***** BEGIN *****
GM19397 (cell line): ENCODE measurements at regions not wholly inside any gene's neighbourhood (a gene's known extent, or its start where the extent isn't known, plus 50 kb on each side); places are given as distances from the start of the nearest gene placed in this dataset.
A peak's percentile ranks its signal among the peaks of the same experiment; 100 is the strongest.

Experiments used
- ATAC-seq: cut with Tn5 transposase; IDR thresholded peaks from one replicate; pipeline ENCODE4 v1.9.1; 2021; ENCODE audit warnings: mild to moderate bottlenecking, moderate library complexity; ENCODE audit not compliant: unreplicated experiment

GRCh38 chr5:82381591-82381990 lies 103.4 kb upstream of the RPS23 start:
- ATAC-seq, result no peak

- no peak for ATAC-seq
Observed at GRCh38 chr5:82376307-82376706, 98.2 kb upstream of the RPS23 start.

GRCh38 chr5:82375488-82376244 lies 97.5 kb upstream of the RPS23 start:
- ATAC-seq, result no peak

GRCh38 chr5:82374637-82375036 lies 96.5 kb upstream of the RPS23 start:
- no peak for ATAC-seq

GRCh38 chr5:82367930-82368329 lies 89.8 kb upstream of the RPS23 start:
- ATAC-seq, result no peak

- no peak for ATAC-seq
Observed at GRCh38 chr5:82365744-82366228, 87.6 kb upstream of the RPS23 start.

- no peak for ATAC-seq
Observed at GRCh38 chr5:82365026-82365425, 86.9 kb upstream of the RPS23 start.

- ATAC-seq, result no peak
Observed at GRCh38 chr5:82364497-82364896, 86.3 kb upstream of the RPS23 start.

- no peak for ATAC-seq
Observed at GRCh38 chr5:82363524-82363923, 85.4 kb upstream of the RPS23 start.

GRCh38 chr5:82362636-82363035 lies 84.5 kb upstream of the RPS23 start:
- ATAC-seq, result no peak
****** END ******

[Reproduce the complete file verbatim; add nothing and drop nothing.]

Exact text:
GM19397 (cell line): ENCODE measurements at regions not wholly inside any gene's neighbourhood (a gene's known extent, or its start where the extent isn't known, plus 50 kb on each side); places are given as distances from the start of the nearest gene placed in this dataset.
A peak's percentile ranks its signal among the peaks of the same experiment; 100 is the strongest.

Experiments used
- ATAC-seq: cut with Tn5 transposase; IDR thresholded peaks from one replicate; pipeline ENCODE4 v1.9.1; 2021; ENCODE audit warnings: mild to moderate bottlenecking, moderate library complexity; ENCODE audit not compliant: unreplicated experiment

GRCh38 chr5:82381591-82381990 lies 103.4 kb upstream of the RPS23 start:
- ATAC-seq, result no peak

- no peak for ATAC-seq
Observed at GRCh38 chr5:82376307-82376706, 98.2 kb upstream of the RPS23 start.

GRCh38 chr5:82375488-82376244 lies 97.5 kb upstream of the RPS23 start:
- ATAC-seq, result no peak

GRCh38 chr5:82374637-82375036 lies 96.5 kb upstream of the RPS23 start:
- no peak for ATAC-seq

GRCh38 chr5:82367930-82368329 lies 89.8 kb upstream of the RPS23 start:
- ATAC-seq, result no peak

- no peak for ATAC-seq
Observed at GRCh38 chr5:82365744-82366228, 87.6 kb upstream of the RPS23 start.

- no peak for ATAC-seq
Observed at GRCh38 chr5:82365026-82365425, 86.9 kb upstream of the RPS23 start.

- ATAC-seq, result no peak
Observed at GRCh38 chr5:82364497-82364896, 86.3 kb upstream of the RPS23 start.

- no peak for ATAC-seq
Observed at GRCh38 chr5:82363524-82363923, 85.4 kb upstream of the RPS23 start.

GRCh38 chr5:82362636-82363035 lies 84.5 kb upstream of the RPS23 start:
- ATAC-seq, result no peak